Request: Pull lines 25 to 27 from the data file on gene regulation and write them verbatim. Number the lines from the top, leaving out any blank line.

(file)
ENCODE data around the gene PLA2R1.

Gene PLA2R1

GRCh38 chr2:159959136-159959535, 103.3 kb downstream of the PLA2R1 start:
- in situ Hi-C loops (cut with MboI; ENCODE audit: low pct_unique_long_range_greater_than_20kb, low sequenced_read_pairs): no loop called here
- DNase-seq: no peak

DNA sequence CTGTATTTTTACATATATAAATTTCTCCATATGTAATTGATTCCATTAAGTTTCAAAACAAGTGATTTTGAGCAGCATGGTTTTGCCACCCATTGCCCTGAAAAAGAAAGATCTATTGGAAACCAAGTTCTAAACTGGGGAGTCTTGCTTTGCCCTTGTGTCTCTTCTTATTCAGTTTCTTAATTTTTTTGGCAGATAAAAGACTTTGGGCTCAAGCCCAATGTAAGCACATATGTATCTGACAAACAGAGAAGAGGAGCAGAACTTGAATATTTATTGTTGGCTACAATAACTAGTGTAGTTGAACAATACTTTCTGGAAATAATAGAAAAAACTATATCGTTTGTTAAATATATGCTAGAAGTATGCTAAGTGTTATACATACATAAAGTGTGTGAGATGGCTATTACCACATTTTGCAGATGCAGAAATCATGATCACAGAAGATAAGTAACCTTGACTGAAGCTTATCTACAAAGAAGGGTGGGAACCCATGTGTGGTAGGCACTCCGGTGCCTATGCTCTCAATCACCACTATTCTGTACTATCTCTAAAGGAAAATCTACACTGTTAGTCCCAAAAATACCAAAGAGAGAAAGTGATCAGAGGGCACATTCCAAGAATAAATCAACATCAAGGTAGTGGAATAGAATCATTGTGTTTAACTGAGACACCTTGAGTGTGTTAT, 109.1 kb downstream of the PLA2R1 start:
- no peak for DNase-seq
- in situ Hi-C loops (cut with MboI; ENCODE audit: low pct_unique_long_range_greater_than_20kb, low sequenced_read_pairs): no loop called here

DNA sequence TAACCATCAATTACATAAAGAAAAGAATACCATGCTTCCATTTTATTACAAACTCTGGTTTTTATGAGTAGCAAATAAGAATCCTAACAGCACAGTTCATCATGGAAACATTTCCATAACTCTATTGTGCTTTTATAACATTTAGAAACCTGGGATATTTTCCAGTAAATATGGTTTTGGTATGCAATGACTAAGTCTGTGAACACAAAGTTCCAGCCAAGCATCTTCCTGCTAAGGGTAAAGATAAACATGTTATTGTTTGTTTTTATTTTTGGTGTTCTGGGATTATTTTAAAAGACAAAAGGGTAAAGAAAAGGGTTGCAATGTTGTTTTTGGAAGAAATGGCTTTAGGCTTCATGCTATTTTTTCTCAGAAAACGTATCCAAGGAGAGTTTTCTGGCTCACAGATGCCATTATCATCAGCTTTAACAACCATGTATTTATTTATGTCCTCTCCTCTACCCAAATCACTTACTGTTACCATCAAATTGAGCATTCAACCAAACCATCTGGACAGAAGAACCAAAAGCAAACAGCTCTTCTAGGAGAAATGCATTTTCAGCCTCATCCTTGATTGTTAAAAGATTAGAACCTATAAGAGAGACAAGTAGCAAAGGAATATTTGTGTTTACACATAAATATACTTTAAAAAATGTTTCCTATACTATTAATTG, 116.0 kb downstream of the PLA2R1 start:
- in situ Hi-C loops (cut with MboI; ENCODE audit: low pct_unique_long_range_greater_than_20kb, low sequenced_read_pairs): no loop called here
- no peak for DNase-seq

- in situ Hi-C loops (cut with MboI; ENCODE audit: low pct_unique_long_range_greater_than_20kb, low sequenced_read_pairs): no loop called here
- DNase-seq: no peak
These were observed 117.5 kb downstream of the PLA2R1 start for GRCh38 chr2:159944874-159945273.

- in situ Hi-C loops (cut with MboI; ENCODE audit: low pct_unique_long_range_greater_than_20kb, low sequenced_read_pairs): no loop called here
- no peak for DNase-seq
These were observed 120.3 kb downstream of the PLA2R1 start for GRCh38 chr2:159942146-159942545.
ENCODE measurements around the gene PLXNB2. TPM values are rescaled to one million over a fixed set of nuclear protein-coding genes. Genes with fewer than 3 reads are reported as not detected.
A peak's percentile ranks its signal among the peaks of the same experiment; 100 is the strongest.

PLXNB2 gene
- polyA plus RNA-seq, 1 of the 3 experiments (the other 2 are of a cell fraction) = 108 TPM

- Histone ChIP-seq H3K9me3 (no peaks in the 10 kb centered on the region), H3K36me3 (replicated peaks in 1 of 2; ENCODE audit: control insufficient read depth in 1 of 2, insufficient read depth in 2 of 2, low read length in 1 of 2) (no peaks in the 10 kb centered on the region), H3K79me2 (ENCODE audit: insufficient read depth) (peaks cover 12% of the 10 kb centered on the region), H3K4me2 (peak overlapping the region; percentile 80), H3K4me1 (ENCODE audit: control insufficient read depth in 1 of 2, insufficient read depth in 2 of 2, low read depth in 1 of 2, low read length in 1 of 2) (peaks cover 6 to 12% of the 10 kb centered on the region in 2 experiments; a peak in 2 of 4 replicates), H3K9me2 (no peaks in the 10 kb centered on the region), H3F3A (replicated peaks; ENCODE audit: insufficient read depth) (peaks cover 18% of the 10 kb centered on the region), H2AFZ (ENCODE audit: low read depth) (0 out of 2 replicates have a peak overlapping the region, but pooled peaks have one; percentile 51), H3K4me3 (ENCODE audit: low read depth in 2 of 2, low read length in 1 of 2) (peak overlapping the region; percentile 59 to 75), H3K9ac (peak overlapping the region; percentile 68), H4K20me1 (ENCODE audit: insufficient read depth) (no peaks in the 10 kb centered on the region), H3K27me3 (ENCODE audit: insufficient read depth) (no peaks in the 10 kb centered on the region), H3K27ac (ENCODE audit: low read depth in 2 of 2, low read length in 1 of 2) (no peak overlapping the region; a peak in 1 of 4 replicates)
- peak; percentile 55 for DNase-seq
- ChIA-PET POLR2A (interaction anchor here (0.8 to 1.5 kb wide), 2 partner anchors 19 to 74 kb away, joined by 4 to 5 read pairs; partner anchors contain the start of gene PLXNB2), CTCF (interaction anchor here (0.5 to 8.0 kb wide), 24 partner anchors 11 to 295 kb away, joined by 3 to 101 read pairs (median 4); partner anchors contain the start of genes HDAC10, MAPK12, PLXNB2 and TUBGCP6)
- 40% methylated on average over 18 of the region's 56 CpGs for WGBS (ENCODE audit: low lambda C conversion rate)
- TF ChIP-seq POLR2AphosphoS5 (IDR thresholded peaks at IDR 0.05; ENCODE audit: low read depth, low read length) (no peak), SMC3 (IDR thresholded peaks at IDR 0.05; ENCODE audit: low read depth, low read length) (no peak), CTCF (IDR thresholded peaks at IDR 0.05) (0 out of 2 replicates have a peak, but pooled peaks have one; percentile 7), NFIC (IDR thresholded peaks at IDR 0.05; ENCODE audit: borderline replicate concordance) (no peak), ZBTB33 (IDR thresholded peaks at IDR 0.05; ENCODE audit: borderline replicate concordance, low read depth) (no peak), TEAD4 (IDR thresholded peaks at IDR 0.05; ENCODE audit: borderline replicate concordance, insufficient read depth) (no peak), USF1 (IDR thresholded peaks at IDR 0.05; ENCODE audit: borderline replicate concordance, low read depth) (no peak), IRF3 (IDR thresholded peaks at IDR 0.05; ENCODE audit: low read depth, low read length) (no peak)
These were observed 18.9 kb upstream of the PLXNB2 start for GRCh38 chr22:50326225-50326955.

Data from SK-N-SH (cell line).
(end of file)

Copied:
- 40% methylated on average over 18 of the region's 56 CpGs for WGBS (ENCODE audit: low lambda C conversion rate)
- TF ChIP-seq POLR2AphosphoS5 (IDR thresholded peaks at IDR 0.05; ENCODE audit: low read depth, low read length) (no peak), SMC3 (IDR thresholded peaks at IDR 0.05; ENCODE audit: low read depth, low read length) (no peak), CTCF (IDR thresholded peaks at IDR 0.05) (0 out of 2 replicates have a peak, but pooled peaks have one; percentile 7), NFIC (IDR thresholded peaks at IDR 0.05; ENCODE audit: borderline replicate concordance) (no peak), ZBTB33 (IDR thresholded peaks at IDR 0.05; ENCODE audit: borderline replicate concordance, low read depth) (no peak), TEAD4 (IDR thresholded peaks at IDR 0.05; ENCODE audit: borderline replicate concordance, insufficient read depth) (no peak), USF1 (IDR thresholded peaks at IDR 0.05; ENCODE audit: borderline replicate concordance, low read depth) (no peak), IRF3 (IDR thresholded peaks at IDR 0.05; ENCODE audit: low read depth, low read length) (no peak)
These were observed 18.9 kb upstream of the PLXNB2 start for GRCh38 chr22:50326225-50326955.